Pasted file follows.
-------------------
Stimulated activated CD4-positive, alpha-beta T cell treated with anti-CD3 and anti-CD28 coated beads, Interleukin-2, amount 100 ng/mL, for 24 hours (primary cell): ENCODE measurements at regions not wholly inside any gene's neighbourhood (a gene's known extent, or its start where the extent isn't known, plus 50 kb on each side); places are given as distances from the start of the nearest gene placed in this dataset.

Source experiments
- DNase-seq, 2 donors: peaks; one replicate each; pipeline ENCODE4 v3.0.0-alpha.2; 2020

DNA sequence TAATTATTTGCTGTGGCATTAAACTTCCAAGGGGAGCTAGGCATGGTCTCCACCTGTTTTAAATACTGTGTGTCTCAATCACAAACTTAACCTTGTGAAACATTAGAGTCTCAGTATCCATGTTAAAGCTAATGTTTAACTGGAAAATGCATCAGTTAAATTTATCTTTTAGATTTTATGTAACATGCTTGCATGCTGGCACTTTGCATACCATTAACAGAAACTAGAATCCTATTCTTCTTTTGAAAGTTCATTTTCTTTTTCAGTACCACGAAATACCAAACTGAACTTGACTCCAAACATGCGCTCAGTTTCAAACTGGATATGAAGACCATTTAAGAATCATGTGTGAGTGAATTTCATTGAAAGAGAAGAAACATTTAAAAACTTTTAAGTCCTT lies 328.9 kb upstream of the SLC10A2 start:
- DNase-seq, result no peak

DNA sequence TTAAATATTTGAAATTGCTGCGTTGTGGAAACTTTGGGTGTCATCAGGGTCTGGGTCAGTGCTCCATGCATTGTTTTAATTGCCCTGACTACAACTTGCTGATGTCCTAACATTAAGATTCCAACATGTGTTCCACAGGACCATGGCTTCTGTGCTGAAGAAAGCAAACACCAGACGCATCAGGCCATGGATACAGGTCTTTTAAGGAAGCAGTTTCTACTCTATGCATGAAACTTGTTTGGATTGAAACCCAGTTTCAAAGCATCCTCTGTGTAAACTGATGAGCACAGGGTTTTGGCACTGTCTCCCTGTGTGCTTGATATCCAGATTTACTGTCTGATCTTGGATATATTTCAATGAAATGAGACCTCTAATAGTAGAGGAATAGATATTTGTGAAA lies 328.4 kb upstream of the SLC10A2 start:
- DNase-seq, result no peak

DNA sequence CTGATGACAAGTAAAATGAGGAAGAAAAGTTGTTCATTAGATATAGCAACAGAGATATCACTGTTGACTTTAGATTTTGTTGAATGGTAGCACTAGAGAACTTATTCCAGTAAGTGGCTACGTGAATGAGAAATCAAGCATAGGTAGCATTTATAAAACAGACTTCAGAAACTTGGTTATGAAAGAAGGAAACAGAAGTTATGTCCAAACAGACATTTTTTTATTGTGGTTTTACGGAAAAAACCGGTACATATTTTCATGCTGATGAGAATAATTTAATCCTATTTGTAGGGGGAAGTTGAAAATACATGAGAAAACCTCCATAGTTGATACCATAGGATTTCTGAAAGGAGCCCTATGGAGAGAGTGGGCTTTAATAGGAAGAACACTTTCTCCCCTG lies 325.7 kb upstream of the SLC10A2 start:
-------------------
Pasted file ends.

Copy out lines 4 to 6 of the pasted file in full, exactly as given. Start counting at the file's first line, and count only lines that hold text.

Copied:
DNA sequence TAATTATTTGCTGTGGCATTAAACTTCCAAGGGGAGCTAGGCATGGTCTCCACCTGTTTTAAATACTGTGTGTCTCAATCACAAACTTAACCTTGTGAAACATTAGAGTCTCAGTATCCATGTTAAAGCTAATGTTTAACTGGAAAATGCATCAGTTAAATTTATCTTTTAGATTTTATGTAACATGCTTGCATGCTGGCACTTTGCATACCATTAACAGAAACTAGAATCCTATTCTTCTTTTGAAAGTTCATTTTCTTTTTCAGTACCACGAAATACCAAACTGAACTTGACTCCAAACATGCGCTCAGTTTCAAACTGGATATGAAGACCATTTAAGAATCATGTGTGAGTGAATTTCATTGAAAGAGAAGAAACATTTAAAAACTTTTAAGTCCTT lies 328.9 kb upstream of the SLC10A2 start:
- DNase-seq, result no peak

DNA sequence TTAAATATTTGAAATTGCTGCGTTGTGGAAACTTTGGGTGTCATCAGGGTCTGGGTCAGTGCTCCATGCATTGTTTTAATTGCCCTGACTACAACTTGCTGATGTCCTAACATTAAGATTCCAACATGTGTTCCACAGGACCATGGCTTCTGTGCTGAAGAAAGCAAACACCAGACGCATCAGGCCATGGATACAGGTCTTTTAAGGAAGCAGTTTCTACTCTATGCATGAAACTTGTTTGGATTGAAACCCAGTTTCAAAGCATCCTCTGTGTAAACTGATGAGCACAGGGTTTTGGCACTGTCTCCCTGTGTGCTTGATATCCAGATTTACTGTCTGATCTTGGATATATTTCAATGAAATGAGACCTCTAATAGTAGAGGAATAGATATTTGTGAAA lies 328.4 kb upstream of the SLC10A2 start: